Tenant rights advocates demonstrated in Boston in January calling on the Biden administration to extend the CDC eviction moratorium. AP hide caption
The Centers for Disease Control and Prevention has taken an important step in expanding an order to prevent evictions during the ongoing COVID outbreak. The CDC order currently expires in less than 2 weeks.
Proponents of housing construction have been warning for months that removing this protections for renters would trigger a tsunami of evictions and displace more than 1 million people from their homes.
The CDC has now submitted a proposal to the Bureau of Administration and Budget to review the rules. The CDC did not respond to a request for comment. And the listing on the OMB site does not specify how long the CDC could extend the eviction notice. The move does not necessarily mean that the agency will renew the order. But that now seems likely.
“This means that CDC is likely to intend to expand and possibly improve the CDC eviction order,” said Shamus Roller, the executive director of the National Housing Law Project. He says that order prevents many evictions, but that it has gaps and needs to be strengthened.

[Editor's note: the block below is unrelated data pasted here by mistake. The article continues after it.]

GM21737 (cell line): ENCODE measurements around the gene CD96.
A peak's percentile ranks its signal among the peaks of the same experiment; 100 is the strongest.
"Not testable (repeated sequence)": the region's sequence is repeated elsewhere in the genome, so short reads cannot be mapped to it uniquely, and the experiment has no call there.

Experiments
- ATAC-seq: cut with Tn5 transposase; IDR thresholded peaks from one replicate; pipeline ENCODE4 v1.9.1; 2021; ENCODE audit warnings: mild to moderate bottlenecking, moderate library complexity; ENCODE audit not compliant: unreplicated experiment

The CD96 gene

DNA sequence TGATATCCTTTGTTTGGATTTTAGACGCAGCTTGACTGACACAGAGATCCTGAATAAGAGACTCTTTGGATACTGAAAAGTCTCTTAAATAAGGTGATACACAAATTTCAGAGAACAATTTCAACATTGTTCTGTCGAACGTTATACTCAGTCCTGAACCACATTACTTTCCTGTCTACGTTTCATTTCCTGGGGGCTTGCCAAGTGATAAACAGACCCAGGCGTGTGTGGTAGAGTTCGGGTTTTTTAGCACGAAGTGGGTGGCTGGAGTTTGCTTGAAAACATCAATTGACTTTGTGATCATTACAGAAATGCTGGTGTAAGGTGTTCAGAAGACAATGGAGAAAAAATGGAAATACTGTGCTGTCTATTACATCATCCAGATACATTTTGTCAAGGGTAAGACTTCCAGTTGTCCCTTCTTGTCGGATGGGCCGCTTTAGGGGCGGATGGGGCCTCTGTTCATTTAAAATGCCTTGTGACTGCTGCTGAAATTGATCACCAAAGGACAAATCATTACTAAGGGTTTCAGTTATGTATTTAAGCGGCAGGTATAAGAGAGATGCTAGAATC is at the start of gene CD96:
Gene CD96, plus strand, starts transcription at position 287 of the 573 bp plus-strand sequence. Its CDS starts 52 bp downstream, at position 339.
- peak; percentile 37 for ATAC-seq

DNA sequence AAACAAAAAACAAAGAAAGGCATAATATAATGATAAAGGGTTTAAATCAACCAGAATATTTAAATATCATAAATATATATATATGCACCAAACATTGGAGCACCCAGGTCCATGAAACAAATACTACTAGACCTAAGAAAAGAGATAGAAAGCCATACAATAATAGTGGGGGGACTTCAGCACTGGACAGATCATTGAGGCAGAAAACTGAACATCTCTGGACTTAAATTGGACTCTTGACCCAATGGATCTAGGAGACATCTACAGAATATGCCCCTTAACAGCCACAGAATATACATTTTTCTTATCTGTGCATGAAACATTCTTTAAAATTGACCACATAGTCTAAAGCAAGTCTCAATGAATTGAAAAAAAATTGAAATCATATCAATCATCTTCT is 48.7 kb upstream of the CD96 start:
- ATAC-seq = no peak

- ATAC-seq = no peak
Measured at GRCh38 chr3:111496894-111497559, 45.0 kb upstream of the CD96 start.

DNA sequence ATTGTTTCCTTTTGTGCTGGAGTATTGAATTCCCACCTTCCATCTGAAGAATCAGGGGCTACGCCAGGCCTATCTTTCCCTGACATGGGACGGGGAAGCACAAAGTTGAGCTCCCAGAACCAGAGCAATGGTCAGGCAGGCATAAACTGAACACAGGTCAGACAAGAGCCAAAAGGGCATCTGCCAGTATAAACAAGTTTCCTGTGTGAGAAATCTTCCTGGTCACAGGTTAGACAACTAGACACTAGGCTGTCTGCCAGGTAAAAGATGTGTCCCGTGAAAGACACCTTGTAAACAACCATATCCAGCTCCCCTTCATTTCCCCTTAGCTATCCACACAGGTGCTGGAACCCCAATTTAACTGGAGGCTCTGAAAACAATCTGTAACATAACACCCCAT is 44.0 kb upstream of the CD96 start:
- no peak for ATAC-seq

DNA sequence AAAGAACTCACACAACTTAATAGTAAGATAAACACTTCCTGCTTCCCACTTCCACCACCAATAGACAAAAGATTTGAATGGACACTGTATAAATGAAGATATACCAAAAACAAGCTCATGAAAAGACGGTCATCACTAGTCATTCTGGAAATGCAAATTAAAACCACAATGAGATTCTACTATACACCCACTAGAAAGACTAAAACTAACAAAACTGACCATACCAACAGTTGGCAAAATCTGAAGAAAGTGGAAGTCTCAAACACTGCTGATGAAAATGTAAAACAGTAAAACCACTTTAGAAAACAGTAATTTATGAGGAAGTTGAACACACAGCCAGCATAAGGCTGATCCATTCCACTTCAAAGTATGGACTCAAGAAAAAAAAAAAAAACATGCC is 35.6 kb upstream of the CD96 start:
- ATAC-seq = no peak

Nearly 10 million Americans are behind on their rental payments, according to the US Census Bureau. In the last two COVID relief laws, Congress approved more than $ 50 billion for rental assistance.
But the state and local application portals through which the money will flow are only now opening up to receive applications. The vast majority of people in need of help will not have received it by the end of March, when the CDC eviction order expires. This is one of the reasons proponents have asked the CDC to renew the order.
Studies found evictions spreading COVID and leading to more deaths from the disease as people are forced into overcrowded living situations and often double up with other families or family members. For this reason, the CDC ordered the outbreak to be contained back in September.
Landlord groups have welcomed the rental support money from Congress, but they are against the CDC, which is expanding its order, saying landlords must have the right to press eviction cases a year after the pandemic started.